Each person’s experience of psychosis though unique can have shared features. The majority hear voices, but others experience non-verbal thoughts, images and visions, tastes, smells and sensations, which have no apparent cause. For example, feeling as if insects were crawling under your skin, having a sensation like an electric shock, or smelling things that other people around you can’t smell. These are called hallucinations, although many regard the term as misleading, because of the implication that the experiences are not real.
What seems to be important is how you react to these experiences. Some people take them in their stride; others feel overwhelmed by them. You may feel ashamed and afraid that you are going mad. You may not realise how common the experience is.
The voices that those experiencing psychosis hear may be recognisable or unfamiliar. There may be one or many of them talking to, or about you. They might be present occasionally or present all the time interfering with ordinary life making concentration and conversation difficult.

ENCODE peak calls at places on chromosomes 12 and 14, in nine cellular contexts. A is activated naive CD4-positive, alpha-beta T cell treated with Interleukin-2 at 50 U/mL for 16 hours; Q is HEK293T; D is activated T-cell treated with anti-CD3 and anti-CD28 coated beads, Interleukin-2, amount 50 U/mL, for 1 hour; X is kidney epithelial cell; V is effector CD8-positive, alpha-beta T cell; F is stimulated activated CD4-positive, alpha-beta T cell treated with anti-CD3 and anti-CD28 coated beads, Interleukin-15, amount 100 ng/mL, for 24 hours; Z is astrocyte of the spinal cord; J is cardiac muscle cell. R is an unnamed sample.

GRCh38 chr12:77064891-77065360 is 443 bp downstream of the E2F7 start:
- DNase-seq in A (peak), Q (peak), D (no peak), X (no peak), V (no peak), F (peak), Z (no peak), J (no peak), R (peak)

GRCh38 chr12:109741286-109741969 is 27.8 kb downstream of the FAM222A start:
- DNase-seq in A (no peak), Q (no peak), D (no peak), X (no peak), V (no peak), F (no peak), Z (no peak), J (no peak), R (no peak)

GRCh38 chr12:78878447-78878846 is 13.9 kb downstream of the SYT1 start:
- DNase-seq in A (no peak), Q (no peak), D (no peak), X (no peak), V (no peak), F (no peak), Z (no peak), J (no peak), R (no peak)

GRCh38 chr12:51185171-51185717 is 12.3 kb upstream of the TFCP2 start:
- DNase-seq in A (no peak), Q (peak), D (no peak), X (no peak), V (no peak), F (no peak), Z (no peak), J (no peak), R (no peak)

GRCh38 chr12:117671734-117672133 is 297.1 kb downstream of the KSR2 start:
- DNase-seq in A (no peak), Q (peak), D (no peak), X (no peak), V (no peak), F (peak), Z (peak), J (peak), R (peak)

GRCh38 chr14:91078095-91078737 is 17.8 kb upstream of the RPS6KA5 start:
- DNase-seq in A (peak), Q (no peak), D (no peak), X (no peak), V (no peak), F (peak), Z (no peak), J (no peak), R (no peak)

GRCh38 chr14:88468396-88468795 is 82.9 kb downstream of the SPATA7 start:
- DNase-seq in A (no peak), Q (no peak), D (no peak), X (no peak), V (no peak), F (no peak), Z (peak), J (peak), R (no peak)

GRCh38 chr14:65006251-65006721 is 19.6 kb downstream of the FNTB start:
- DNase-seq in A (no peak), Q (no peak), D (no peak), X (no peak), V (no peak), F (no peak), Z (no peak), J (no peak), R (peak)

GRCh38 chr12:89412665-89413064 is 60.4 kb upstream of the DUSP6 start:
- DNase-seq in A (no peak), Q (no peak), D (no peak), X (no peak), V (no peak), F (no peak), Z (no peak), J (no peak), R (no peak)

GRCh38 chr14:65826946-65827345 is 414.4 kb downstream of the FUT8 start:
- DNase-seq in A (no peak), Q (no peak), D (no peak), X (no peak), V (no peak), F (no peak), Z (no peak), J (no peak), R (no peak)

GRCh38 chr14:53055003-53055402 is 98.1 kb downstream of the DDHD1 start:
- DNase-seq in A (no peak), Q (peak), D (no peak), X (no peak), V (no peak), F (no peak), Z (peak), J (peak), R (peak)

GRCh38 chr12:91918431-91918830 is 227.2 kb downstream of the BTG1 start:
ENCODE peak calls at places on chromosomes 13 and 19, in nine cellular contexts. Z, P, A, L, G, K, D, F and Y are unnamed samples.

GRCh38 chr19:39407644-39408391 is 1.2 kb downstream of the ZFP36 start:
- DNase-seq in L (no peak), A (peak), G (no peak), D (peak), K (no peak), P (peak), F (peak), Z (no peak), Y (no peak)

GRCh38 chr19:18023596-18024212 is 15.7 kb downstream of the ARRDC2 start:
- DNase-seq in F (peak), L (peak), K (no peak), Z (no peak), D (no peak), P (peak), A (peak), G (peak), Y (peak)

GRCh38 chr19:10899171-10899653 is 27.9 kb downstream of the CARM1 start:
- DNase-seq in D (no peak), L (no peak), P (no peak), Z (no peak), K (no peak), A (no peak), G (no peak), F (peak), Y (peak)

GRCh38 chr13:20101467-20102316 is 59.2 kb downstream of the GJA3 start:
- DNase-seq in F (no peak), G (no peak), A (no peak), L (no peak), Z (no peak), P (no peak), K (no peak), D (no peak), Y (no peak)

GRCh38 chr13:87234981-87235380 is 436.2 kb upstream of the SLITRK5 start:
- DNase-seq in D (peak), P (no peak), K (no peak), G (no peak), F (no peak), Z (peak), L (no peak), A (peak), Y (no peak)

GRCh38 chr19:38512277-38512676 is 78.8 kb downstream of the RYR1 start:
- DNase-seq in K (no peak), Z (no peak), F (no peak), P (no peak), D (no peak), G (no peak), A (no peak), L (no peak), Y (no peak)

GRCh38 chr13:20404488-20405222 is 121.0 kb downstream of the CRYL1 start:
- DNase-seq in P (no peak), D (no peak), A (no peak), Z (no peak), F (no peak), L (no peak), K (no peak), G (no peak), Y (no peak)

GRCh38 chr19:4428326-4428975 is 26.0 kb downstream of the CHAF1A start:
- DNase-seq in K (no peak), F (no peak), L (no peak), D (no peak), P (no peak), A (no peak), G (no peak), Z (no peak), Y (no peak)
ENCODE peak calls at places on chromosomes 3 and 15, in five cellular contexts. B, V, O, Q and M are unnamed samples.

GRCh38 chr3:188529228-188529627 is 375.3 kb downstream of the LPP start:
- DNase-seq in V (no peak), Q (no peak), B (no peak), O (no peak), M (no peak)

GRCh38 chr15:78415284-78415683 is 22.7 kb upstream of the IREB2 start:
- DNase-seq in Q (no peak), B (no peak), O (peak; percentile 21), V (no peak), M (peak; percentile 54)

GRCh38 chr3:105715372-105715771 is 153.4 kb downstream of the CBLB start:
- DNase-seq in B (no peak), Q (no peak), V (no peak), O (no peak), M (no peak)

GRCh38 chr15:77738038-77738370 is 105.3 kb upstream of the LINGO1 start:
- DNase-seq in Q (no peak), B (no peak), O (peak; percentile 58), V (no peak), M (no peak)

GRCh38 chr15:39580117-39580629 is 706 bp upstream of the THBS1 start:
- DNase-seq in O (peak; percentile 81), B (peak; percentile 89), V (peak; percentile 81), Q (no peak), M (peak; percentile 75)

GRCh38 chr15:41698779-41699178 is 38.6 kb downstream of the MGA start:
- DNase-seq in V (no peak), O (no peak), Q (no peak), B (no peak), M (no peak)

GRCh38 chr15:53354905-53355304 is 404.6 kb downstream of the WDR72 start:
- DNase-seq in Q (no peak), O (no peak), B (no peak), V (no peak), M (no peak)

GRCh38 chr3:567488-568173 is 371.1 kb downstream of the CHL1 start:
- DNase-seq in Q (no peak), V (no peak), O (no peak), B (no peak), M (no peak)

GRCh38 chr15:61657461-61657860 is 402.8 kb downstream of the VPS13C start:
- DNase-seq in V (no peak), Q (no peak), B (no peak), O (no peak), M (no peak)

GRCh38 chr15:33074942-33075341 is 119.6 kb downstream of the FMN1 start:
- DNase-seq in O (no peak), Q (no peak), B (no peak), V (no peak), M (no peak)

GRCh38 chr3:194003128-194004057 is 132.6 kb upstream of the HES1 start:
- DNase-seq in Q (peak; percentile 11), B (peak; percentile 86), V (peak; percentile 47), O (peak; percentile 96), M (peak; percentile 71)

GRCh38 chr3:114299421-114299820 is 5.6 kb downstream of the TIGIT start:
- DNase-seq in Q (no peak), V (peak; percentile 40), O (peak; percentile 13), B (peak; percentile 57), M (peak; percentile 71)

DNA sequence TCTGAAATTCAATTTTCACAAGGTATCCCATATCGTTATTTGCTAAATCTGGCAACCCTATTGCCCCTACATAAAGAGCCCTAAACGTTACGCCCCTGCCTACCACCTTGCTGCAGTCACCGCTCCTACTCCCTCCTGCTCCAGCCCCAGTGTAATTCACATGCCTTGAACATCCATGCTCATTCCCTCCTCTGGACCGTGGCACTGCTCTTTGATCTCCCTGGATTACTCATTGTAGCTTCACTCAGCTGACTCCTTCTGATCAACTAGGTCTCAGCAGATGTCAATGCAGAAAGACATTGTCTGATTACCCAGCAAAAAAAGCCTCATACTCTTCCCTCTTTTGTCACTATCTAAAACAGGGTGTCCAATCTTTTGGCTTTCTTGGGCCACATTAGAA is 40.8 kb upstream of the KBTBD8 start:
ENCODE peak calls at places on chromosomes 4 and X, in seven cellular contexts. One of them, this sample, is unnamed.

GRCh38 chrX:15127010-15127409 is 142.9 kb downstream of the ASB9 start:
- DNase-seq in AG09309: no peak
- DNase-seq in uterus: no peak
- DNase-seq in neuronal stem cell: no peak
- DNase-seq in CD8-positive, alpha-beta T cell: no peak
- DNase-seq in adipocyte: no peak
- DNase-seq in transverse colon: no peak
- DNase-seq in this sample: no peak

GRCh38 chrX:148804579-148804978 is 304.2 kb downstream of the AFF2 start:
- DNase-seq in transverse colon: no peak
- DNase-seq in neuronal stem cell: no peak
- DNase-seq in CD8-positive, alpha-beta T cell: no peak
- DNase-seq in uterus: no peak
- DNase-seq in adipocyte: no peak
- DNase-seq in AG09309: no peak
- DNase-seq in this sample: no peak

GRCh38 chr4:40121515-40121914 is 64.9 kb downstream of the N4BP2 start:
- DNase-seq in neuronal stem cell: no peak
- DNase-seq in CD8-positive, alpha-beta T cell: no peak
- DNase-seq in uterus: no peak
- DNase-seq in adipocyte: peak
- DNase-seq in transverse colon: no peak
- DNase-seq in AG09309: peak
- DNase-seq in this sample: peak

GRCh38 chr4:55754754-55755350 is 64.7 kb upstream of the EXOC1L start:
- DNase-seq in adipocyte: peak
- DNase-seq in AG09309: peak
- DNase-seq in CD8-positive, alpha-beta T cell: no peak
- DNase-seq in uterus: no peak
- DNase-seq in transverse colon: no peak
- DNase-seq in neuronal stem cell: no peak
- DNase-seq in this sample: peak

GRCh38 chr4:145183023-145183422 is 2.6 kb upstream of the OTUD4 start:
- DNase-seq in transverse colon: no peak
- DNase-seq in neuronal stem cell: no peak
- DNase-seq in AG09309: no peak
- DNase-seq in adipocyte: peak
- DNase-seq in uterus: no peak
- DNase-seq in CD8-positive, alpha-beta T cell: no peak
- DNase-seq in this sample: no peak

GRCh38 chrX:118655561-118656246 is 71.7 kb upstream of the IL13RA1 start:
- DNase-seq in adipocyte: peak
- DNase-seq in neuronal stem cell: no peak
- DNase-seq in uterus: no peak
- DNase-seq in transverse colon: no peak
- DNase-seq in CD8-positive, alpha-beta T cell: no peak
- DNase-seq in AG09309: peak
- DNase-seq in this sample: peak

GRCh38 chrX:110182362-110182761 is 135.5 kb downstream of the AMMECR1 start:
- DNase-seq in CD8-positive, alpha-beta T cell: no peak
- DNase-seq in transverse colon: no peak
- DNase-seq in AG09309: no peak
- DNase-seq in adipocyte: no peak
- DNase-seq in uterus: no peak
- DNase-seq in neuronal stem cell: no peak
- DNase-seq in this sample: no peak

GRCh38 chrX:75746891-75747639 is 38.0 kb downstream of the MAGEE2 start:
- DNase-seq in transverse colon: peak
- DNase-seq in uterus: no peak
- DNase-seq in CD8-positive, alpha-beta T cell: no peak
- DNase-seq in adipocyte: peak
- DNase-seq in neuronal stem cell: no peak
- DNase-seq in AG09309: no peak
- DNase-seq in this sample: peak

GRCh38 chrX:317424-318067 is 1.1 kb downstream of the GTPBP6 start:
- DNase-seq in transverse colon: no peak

The voices may be benign and helpful, or hostile and nasty. Some people hear only positive voices, and may not regard them as a problem. They may even feel them to be a helpful, guiding light. Others hear only negative voices, ridiculing and belittling them which cause them great distress and which they feel they have to fight. They may feel the voices are in control of their body and can hurt them. The voices might suggest that they will punish them if they don’t do as they’re told. This may be responsible for them cutting themselves and other destructive behaviours.